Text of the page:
[JURIST] Eric Olsen [corporate profile], CEO of cement manufacturer LafargeHolcim [corporate website], announced on Monday that he will resign following the discovery that LafargeHolcim had paid armed groups in Syria to prevent a factory from closing. French prosecutors are investigating [Reuters report] the payments, and two human rights groups filed a complaint in a French court against the corporation, alleging that it may have been "complicit in financing Islamic State and in war crimes." Olsen said in his resignation [text], "While I was absolutely not involved in, nor even aware of, any wrongdoing I believe my departure will contribute to bringing back serenity to a company that has been exposed for months on this case." Beat Hess, current Chairman of the Board, will take over Olsen's responsibilities until a new CEO is hired.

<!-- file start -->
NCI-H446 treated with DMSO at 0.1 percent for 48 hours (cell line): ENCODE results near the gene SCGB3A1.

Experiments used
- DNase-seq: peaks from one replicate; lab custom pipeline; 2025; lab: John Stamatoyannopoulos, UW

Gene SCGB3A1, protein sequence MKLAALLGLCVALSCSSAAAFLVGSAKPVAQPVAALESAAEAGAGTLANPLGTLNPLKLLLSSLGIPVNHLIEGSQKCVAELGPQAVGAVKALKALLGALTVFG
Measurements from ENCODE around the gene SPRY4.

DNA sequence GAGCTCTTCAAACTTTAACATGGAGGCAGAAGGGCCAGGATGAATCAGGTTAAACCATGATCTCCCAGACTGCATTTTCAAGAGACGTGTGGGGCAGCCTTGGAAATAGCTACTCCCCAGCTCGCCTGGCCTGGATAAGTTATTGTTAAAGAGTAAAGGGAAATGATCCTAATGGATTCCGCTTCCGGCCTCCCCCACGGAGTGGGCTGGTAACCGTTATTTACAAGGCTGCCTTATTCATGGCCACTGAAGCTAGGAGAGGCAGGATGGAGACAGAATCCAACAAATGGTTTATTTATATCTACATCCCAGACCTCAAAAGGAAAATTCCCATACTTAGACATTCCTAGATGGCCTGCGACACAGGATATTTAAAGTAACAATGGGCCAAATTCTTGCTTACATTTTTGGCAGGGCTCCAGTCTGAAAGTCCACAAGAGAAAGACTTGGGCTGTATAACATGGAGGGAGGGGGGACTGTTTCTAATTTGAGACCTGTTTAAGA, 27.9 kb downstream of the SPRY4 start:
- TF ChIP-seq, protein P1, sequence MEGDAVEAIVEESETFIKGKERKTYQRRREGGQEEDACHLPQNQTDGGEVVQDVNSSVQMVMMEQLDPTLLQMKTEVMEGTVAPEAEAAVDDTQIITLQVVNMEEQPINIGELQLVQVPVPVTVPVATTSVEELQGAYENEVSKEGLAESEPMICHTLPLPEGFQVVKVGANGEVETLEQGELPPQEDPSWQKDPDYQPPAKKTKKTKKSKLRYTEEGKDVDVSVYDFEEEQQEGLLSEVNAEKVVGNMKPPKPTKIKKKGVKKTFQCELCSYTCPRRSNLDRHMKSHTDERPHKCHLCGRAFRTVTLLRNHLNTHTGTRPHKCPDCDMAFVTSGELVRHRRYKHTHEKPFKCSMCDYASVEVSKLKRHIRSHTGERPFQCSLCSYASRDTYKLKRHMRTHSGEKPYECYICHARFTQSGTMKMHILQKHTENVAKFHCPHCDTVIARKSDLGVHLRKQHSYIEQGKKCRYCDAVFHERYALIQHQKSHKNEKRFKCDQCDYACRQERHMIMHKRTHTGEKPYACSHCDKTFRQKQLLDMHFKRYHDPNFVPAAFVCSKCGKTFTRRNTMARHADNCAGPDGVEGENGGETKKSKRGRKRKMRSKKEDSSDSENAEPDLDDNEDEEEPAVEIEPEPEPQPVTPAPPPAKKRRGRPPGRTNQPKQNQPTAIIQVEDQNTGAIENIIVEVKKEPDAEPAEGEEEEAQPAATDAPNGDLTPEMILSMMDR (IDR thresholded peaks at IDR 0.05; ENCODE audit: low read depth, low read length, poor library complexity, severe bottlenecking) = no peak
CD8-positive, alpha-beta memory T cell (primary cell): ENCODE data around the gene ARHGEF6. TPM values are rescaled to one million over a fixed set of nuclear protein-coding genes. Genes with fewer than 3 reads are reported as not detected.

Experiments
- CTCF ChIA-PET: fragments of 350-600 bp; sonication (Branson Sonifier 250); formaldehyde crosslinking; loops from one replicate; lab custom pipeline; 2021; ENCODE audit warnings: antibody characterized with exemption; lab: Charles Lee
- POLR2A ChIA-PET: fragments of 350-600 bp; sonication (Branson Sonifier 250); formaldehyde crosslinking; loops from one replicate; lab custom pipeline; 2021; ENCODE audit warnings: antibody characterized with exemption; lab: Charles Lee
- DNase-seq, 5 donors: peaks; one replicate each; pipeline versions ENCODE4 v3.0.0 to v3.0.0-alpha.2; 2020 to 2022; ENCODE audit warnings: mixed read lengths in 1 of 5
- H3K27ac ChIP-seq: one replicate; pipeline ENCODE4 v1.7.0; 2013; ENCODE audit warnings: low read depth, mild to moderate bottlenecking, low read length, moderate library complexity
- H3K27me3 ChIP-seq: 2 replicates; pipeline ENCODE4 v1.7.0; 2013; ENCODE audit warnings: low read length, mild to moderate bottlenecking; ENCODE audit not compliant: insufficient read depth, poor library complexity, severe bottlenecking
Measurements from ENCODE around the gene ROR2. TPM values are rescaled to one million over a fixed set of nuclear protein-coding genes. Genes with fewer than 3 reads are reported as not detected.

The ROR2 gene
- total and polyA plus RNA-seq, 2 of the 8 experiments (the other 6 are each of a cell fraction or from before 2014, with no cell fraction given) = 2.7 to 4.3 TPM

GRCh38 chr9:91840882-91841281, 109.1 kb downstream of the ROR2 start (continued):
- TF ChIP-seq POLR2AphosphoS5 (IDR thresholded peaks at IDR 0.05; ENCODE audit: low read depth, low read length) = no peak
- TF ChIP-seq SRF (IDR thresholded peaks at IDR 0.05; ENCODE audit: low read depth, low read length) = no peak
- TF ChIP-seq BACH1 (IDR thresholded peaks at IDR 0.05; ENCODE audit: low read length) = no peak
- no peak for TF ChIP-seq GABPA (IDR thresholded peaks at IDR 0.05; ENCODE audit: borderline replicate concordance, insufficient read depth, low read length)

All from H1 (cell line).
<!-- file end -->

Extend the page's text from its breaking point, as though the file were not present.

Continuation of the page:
In February France approved [JURIST report] a law to hold parent corporations liable for subsidiary human rights violations. The law was inspired by the 2013 garment factory collapse in Bangladesh which killed over 1,000 people [JURIST report]. The French companies using the factory blamed their suppliers and were not liable for the safety violations under French law at the time. Last April Bangladeshi workers gathered [JURIST report] on the third anniversary of the Rana Plaza garment factory disaster to demand justice for the incident. In July a Bangladesh court officially indicted [JURIST report] 41 people with murder stemming from the 2013 garment factory collapse after finding that the staff allegedly forced workers to stay in the unstable establishment despite concerns that the structure was visibly cracking.